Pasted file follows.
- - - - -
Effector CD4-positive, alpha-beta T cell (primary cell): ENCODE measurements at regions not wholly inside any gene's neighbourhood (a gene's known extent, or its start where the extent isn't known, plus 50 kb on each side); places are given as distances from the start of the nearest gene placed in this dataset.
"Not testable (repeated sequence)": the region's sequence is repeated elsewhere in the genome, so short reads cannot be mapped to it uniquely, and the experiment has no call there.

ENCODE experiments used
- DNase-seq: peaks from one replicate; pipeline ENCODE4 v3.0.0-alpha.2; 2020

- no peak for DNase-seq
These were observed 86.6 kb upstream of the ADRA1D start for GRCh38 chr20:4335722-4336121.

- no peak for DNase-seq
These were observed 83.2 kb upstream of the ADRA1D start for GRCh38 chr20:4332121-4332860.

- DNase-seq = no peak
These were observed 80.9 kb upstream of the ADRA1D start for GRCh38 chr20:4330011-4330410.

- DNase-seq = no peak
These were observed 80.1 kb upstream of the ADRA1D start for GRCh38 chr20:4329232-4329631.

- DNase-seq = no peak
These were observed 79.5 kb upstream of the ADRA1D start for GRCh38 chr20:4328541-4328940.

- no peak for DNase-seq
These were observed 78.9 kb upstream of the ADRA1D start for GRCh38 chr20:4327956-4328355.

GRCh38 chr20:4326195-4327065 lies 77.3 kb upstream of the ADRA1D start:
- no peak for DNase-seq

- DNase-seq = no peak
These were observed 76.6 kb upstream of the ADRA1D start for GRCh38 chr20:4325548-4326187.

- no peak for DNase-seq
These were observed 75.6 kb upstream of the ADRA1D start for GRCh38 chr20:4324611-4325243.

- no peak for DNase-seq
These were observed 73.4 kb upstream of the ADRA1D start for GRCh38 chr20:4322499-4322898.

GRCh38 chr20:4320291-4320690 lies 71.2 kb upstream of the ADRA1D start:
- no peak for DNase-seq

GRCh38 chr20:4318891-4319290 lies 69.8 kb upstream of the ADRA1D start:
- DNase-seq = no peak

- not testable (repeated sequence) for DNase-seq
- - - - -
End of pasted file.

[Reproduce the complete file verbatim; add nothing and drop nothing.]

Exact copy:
Effector CD4-positive, alpha-beta T cell (primary cell): ENCODE measurements at regions not wholly inside any gene's neighbourhood (a gene's known extent, or its start where the extent isn't known, plus 50 kb on each side); places are given as distances from the start of the nearest gene placed in this dataset.
"Not testable (repeated sequence)": the region's sequence is repeated elsewhere in the genome, so short reads cannot be mapped to it uniquely, and the experiment has no call there.

ENCODE experiments used
- DNase-seq: peaks from one replicate; pipeline ENCODE4 v3.0.0-alpha.2; 2020

- no peak for DNase-seq
These were observed 86.6 kb upstream of the ADRA1D start for GRCh38 chr20:4335722-4336121.

- no peak for DNase-seq
These were observed 83.2 kb upstream of the ADRA1D start for GRCh38 chr20:4332121-4332860.

- DNase-seq = no peak
These were observed 80.9 kb upstream of the ADRA1D start for GRCh38 chr20:4330011-4330410.

- DNase-seq = no peak
These were observed 80.1 kb upstream of the ADRA1D start for GRCh38 chr20:4329232-4329631.

- DNase-seq = no peak
These were observed 79.5 kb upstream of the ADRA1D start for GRCh38 chr20:4328541-4328940.

- no peak for DNase-seq
These were observed 78.9 kb upstream of the ADRA1D start for GRCh38 chr20:4327956-4328355.

GRCh38 chr20:4326195-4327065 lies 77.3 kb upstream of the ADRA1D start:
- no peak for DNase-seq

- DNase-seq = no peak
These were observed 76.6 kb upstream of the ADRA1D start for GRCh38 chr20:4325548-4326187.

- no peak for DNase-seq
These were observed 75.6 kb upstream of the ADRA1D start for GRCh38 chr20:4324611-4325243.

- no peak for DNase-seq
These were observed 73.4 kb upstream of the ADRA1D start for GRCh38 chr20:4322499-4322898.

GRCh38 chr20:4320291-4320690 lies 71.2 kb upstream of the ADRA1D start:
- no peak for DNase-seq

GRCh38 chr20:4318891-4319290 lies 69.8 kb upstream of the ADRA1D start:
- DNase-seq = no peak

- not testable (repeated sequence) for DNase-seq